Tag Archives: Pav Singh

Book Review: 1984: India’s Guilty Secret by Pav Singh

By Nilesh Mondal

1984 India's Guilty Secret

 

Title: 1984: India’s Guilty Secret
Publisher: Rupa Publications India (2017)
Pages: 295
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1984: India’s Guilty Secret does something most books in its genre can’t – it keeps its promise. It’s a scathing and almost brutal journalistic read rich with data and mention of instances that have become a permanent fixture in the memories of one of the largest communities of our country, unfortunately. While most books in the genre of journalism either manage to alienate their readers by the use of jargon or disappoint by eventually turning out to be shallow fluff pieces lacking anything of relevance, this book by Pav Singh fulfils on both counts. It manages to pull in the reader by the sheer honesty that leaps out of every page, and keeps them firmly invested by a streamlined account of facts and discussions which affirm the need to learn more about our history in order to understand the present scenario in our country.

In the foreword, the author apologises for and justifies the use of gory and violent details, and it is an apology made for a reason – this book contains distinct and often detailed descriptions of the atrocities committed against the Sikh community in the wake of the infamous 1984 riots. However, the real horror of the incidents discussed in this book, does not come from the details but rather from the calm way in which the author chooses to talk about them. Pav Singh plays both roles to perfection here, as a narrator who isn’t divorced from the trials and tribulations of the Sikh community as a whole, at the same time, as a journalist, focussing more on facts to support his arguments, relying on the readers’ understanding of the truth and not just their sympathy. At recurring intervals the author reminds us that it’d be a grave error on our part to call the chaos that unfolded in those four days, a riot. Riot is spontaneous, he reminds us, but what happened in 1984 was something that had been planned well in advance, against a community which had no idea what violence awaits it and was thus unable to either fight back or even defend itself; massive propaganda and media blackouts were used by the forces in power to make sure there was no escape from the death and destruction that’d follow, making it in essence, something much closer to the genocide initiated by Hitler during WW II. Indeed, stories from the Nazi camps and inhuman circumstances that had plagued Germany are used at many instances, as a method of drawing parallels between these two occurrences separated by time and space but brought together by intent and its fallout.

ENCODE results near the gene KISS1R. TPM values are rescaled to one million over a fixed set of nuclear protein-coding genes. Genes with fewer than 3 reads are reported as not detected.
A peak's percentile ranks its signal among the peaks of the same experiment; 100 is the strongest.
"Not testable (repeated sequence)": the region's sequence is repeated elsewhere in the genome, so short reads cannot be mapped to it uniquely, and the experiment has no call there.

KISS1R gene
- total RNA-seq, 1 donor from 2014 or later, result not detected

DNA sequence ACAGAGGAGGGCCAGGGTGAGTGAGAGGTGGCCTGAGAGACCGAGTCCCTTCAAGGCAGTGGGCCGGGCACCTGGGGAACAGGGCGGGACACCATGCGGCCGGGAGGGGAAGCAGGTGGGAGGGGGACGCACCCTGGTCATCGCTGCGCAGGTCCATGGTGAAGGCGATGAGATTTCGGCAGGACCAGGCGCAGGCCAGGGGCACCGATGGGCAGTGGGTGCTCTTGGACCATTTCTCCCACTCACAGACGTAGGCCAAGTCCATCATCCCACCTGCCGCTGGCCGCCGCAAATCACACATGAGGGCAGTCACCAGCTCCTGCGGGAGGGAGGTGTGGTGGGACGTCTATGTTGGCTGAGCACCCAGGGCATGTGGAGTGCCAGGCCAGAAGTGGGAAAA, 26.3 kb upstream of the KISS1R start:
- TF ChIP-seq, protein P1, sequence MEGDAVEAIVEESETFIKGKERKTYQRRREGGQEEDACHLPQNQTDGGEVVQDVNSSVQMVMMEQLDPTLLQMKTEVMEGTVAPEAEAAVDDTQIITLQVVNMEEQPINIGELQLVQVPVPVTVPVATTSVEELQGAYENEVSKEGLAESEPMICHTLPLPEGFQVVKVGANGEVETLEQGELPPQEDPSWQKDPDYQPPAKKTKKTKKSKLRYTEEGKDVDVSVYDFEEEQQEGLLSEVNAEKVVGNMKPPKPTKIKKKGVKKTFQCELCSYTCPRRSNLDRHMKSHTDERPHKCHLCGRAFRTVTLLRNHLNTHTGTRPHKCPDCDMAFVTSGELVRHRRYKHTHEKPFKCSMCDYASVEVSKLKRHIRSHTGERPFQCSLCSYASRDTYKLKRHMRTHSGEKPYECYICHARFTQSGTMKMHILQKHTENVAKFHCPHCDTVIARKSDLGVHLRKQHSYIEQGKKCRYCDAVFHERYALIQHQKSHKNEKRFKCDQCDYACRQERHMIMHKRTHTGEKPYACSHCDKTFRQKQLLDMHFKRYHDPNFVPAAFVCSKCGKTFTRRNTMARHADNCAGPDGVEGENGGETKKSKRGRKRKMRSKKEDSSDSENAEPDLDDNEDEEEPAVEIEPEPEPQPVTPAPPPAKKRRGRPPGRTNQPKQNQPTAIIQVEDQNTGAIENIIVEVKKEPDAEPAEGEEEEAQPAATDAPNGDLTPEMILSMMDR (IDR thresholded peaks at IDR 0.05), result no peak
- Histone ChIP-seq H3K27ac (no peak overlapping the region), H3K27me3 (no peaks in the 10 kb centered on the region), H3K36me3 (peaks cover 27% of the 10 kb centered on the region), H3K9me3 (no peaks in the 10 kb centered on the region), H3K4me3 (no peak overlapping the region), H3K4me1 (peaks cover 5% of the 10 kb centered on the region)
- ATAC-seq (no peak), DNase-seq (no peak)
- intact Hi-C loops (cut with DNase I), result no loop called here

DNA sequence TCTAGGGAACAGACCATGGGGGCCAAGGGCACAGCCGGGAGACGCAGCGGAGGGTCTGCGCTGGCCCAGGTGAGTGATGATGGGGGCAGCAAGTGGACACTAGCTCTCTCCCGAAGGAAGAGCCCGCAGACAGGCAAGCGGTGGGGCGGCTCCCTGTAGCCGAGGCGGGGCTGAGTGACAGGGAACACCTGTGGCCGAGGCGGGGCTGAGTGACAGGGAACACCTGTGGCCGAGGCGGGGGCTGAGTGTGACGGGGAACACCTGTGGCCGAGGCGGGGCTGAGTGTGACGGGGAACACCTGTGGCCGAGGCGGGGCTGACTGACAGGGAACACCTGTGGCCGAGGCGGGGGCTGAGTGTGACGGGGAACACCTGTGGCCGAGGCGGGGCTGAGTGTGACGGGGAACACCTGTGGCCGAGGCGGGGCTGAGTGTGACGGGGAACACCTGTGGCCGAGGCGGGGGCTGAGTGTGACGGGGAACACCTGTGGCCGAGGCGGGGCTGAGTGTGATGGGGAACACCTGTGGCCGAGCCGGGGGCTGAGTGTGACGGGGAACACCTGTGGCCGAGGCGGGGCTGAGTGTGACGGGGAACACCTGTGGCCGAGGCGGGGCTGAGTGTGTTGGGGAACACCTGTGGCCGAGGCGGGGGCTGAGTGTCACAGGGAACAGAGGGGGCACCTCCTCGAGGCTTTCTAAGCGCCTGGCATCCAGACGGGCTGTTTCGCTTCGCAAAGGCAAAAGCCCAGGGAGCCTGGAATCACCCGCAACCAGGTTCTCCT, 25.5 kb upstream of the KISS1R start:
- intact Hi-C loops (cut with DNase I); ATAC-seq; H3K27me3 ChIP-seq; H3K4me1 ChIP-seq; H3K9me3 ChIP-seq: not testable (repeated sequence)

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The next big thing: Books to look forward to in 2017

What will be in, what will be out, what’s going to be hot and what’s not, experts tell us about books that threaten to stir a storm in 2017

R. Sivapriya, Executive Editor, Juggernaut Books

2017 looks like it will be the year of women writers. At Juggernaut, we are publishing impressive debuts by three young women — Anita Sivakumaran, Tashan Mehta and Devi Yesodharan. And the new novels of two of the most promising voices in the Indian literary landscape — Meena Kandasamy and Parvati Sharma.

And of course, 2017 will be the year of Arundhati Roy. I am hugely curious to read the new novel. It is certainly going to be the most talked about book of the year. Seriously, women writers are all set to own the year.

I am also looking forward to Ali Akbar Natiq’s first novel (in English from Urdu) and Aniruddan Vasudevan’s debut short story collection (in Tamil). I know they are both in work in progress and should be in print later this year. And I also can’t wait for the new China Mieville – The Last Days Of New Paris to reach India.

Kapish Mehra, Managing Director, Rupa

It’s hard to be crystal ball gazing, but I think 2017 will be an interesting year for Indian publishing. Among genres, I see that non-fiction will further consolidate in the market, as it has for the past few years even as fiction — both literary and commercial — continue to.

Children’s fiction too looks like it’s going to be a promising space in the coming year. We at Rupa are coming out with a series of Mighty Raju pictorial books, combining educational content with entertainment. Read more

Source: DNA India